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The 50-Billion-Dollar Question

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"Taxes are what we pay for a civilized society."

These words, attributed to Oliver Wendell Holmes, are carved on the outside of the IRS building in Washington, D.C. According to an analysis of Department of Commerce data, in one recent year, federal, state and local governments collected an average of $31,774 for every household across the U.S., to fund a wide variety of programs that are the foundation of a society we all want to live in, from infrastructure and public health to the arts and education. But we also spend more than $50 billion of state money and $6 billion of federal money per year to fund the largest prison system in the world, a system that, in spite of the conscientious work of many in corrections, has uncivilized features: sexual abuse, juveniles sentenced to life without parole (a circumstance found nowhere else in the world), dangerous overcrowding, prisoners held in solitary confinement for years, inadequate care for the mentally ill, and disproportionate effects on minorities and the poor.

For decades, "tough on crime" policies contributed to the explosive growth of the prison population -- and the amount of money we spend on locking people up. The economic climate has finally brought a much-needed pause, a moment for everyday citizens and lawmakers to have a debate about the best use of their tax dollars. Can't we, as a civilized society, find a better use of tax dollars?

Spending money on corrections is unavoidable; there will always be people who need to be locked up for the safety of the entire community. But the current situation in our country is extreme and unprecedented in our history. With 2.3 million people behind bars, we have become the world's largest jailer, at an ever-growing, unsustainable financial cost. In California, for example, corrections spending grew at four times the rate of general fund spending between 1980 and 2010. California's situation reflects national trends -- across the board, we've been determined to keep "bad" people out of our backyards by locking them up for longer periods. But the tough on crime argument has a blind side. We haven't bothered asking ourselves how prisoners will be rehabilitated and re-integrated into society when they come back. As a result, the return on taxpayers' investment has been poor. Two-thirds of the approximately 700,000 prisoners released each year will be re-arrested within three years. That means more crimes -- and more victims.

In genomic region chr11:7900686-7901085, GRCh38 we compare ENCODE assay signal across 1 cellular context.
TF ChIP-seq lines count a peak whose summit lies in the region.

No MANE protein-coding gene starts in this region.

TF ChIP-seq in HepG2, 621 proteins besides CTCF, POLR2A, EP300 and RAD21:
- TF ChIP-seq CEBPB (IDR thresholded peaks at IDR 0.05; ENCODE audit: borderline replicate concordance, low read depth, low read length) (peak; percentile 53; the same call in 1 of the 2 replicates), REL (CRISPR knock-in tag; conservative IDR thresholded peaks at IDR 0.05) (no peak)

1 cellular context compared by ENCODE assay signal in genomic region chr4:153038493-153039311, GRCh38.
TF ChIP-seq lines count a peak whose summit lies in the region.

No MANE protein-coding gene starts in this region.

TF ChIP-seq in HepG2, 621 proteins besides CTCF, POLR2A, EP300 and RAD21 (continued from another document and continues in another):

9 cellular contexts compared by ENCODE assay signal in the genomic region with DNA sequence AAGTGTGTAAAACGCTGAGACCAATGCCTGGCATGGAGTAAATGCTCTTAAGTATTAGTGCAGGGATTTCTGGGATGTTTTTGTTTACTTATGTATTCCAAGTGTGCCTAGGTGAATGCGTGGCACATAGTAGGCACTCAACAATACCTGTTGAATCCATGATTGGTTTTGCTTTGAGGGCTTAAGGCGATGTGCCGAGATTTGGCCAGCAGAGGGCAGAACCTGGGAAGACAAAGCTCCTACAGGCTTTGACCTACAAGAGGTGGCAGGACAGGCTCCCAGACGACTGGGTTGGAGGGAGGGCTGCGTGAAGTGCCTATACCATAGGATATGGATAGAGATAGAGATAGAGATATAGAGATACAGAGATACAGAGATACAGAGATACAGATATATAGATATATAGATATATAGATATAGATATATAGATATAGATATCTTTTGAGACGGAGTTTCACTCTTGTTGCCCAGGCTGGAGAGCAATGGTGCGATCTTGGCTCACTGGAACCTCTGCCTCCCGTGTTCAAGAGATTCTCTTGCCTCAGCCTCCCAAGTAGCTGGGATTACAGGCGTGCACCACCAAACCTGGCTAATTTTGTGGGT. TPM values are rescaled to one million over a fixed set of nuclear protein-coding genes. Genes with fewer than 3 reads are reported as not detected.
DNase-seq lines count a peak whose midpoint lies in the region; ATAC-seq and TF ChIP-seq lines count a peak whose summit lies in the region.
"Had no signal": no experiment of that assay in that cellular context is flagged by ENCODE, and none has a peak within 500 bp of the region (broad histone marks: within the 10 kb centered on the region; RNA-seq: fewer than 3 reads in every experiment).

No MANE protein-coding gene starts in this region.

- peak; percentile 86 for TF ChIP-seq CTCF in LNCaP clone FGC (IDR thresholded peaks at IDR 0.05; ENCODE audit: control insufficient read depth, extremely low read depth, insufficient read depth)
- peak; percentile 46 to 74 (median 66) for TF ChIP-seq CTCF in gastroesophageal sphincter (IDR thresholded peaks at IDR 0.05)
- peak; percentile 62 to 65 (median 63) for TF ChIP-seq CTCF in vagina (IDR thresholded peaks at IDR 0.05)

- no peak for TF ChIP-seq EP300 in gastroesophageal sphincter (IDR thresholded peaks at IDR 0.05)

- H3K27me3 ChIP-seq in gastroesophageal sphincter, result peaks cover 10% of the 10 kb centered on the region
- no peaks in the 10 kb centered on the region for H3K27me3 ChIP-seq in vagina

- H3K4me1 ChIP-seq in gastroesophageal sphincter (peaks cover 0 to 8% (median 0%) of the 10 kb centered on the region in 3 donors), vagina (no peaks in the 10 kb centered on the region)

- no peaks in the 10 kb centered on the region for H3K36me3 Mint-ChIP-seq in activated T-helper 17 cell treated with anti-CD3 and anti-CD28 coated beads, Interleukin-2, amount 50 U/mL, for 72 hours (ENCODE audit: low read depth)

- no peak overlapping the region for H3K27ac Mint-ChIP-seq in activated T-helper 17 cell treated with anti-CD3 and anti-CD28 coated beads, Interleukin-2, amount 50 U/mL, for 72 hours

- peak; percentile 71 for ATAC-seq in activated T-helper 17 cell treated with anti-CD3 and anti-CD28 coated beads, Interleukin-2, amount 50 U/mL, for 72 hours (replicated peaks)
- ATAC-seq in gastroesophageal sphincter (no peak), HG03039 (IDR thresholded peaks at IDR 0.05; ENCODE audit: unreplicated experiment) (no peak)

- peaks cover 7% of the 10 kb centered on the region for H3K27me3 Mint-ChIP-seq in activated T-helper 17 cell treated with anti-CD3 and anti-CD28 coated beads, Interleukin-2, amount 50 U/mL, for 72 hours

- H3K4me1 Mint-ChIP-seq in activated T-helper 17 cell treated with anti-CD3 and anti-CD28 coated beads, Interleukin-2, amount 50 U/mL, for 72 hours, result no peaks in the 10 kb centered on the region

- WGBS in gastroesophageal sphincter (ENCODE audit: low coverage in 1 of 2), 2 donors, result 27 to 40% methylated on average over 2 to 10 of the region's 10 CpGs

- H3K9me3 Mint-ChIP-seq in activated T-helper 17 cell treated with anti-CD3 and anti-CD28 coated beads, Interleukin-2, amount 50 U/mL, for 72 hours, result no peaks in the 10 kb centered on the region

The time is ripe to greatly increase our use of cost-effective, restorative approaches to justice, like drug courts for addicts, and community corrections options for low-risk prisoners. These alternatives reduce correctional spending at little or no risk to public safety. Drug courts, for example, are both cheaper and more effective than prison time. A Department of Justice study of the nation's second-oldest drug court, in Multnomah County, Oregon, found that it saved taxpayers there $1.5 million a year. Drug courts and treatment are also more likely than prison time to resolve drug addiction problems. Faith- and-values-based pre-release programs, like those administered by Prison Fellowship staff and volunteers at no additional cost to taxpayers, also help prisoners address the moral and mental obstacles that prevent them from becoming productive members of society. Not surprisingly, we have found that men and women who understand the impact of their actions, have a strong value system, and have support to become reconciled to their families and communities are less likely to re-offend.

An even better way to build secure communities is to prevent crime before it takes root -- by investing in mentoring, character-building, and educational opportunities for children and young people. According to an article published in the Journal of the American Medical Association, children enrolled in government-funded preschool programs were far less likely to drop out of school or be arrested before age 20. Likewise, youth with a mentor through Big Brothers Big Sisters are far less likely to abuse drugs and alcohol or drop out of school. We know that these early interventions help keep young people from ever walking through the prison gates, which is much easier and more beneficial to them than helping them walk away from a life of crime later. As an added benefit, a University of Vanderbilt study suggests that for every high-risk young person who can be steered away from a criminal lifestyle, the state saves between $1.7 million and $2.3 million.

We can also do more to help struggling families. The Center on Budget and Policy Priorities calculates that states spend five times as much on corrections as they do on programs like Temporary Assistance for Needy Families (TANF). The less we spend on warehousing prisoners, the more we can invest in our children and those who care for them, and the safer our communities will become.

Finally, we need to recognize that mass incarceration is costing us in ways that will never show up on any balance sheet: incarcerated young men and women with untapped potential, convinced they have no future and nothing to contribute; lost earning potential; disenfranchisement of voters -- especially minorities -- with a prison record; 2.7 million children suffering the untold consequences of a parent's incarceration. In a civilized society -- a nation that prizes liberty, fairness, and second chances -- we can do better with our billions. Our taxes should buy more than we've been getting.